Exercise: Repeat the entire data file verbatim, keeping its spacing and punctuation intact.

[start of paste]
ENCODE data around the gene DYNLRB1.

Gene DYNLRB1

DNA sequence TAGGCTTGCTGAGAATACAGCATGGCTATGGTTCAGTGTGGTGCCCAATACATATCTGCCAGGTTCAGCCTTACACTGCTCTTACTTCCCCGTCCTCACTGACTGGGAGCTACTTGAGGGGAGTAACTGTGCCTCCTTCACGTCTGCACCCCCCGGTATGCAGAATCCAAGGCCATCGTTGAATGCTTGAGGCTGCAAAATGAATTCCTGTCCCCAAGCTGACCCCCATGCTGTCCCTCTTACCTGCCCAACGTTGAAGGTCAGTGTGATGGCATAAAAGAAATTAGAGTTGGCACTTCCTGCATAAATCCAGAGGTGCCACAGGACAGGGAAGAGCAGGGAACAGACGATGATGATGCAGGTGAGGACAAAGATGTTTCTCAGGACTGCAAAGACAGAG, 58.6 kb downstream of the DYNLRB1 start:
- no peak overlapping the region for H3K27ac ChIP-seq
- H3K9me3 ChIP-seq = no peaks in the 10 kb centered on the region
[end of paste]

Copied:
ENCODE data around the gene DYNLRB1.

Gene DYNLRB1

DNA sequence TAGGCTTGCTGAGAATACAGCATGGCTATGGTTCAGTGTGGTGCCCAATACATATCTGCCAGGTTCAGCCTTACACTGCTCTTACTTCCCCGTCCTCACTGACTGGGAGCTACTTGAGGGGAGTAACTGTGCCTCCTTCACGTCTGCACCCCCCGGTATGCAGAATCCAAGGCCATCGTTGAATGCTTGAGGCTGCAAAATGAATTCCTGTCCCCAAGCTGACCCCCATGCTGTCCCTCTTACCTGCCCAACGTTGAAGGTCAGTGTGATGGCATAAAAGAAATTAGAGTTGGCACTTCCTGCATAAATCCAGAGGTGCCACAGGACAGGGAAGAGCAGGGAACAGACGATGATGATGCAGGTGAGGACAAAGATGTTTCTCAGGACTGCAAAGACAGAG, 58.6 kb downstream of the DYNLRB1 start:
- no peak overlapping the region for H3K27ac ChIP-seq
- H3K9me3 ChIP-seq = no peaks in the 10 kb centered on the region